New U.S. $5 Bill Will Get a Digital Debut on September 20
New Design to Be Unveiled Online During "Wi-5" Event
The U.S. Treasury thru the press department has sent out an email informing us that the press / public unveiling of the design and some security features of the new $5.00 bill will be broadcast to the press at a news event scheduled for 20 September. So, the information is nearly here. The bills are still scheduled to be introduced into circulation in Spring, 2008. Here is the full BEP release:
Washington, D.C. (August 21, 2007) - For the first time, a redesigned denomination of U.S. currency will be digitally unveiled when a new $5 bill design is revealed on September 20, 2007.
In relying on digital communications channels for the "Wi-5" unveiling event, the government will serve two purposes: first, echo its approach to staying ahead of counterfeiters by using the latest advances in technology to enhance the bill's security; and second, allow for the unveiling of the new $5 bill design to be widely accessible.
"A digital unveiling for the redesigned $5 bill provides a new opportunity to engage people in the public education process," said Dawn Haley, Chief of the Office of External Relations at the Treasury's Bureau of Engraving and Printing, "We hope that the ‘Wi-5' theme will get consumers excited about the new bill and encourage them to use the resources on our Web site to learn about its security features and protect their hard-earned money."
The government offers public education and training materials to inform the public about the latest currency designs. These materials are available to order or download at www.moneyfactory.gov/newmoney. The site has received over 222 million hits since its launch in May 2003 and gets about 280,000 unique visitors each month.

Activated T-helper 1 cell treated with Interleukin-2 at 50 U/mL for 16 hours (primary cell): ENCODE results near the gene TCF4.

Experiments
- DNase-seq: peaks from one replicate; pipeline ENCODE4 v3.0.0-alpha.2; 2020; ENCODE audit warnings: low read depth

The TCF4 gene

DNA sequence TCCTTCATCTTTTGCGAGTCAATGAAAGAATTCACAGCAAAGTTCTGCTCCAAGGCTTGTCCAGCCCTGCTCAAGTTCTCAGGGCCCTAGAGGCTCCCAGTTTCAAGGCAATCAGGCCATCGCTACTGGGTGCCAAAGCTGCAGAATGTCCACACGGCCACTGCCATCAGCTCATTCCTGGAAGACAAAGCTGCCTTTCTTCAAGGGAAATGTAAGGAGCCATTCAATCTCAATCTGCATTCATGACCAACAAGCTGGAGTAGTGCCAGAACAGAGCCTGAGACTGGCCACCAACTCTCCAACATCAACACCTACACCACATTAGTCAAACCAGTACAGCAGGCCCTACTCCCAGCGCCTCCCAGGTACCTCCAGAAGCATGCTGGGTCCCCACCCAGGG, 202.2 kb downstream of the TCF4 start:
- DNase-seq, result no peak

The Web site will be home to the "Wi-5" event on September 20, when government officials from the U.S. Treasury, Federal Reserve Board, Bureau of Engraving and Printing and U.S. Secret Service reveal the new $5 bill design for the first time and discuss continuing efforts to stay ahead of counterfeiting. An online Q&A for reporters and podcasts will round out the new bill's digital debut. During the days following the $5 bill's unveiling, streaming video of man-on-the-street interviews will be posted on the site, which will showcase consumers identifying the new $5 bill's updated security features.
"The United States government will continue to enhance the security of our Nation's currency," said Rose Pianalto, Assistant to the Board of Governors of the Federal Reserve. "From Bangkok to Boston, we want those who rely on our paper money around the globe – whether they are central banks, businesses or consumers – to have the information they need to verify the money they receive is genuine and to ensure a smooth introduction of new designs into commerce."
Counterfeiting of U.S. currency has been kept at low levels through a combination of improvements in security features, aggressive law enforcement and education efforts to inform the public about how to check their paper money.
The $100 bill will be the next denomination to be redesigned after the $5 bill is issued in early 2008. The government has no plans to redesign the $1 and $2 bills.
Now you know what I know. But why the AP has finally just started talking aobut the $100 redesign, brought to you here much earlier, I do not know.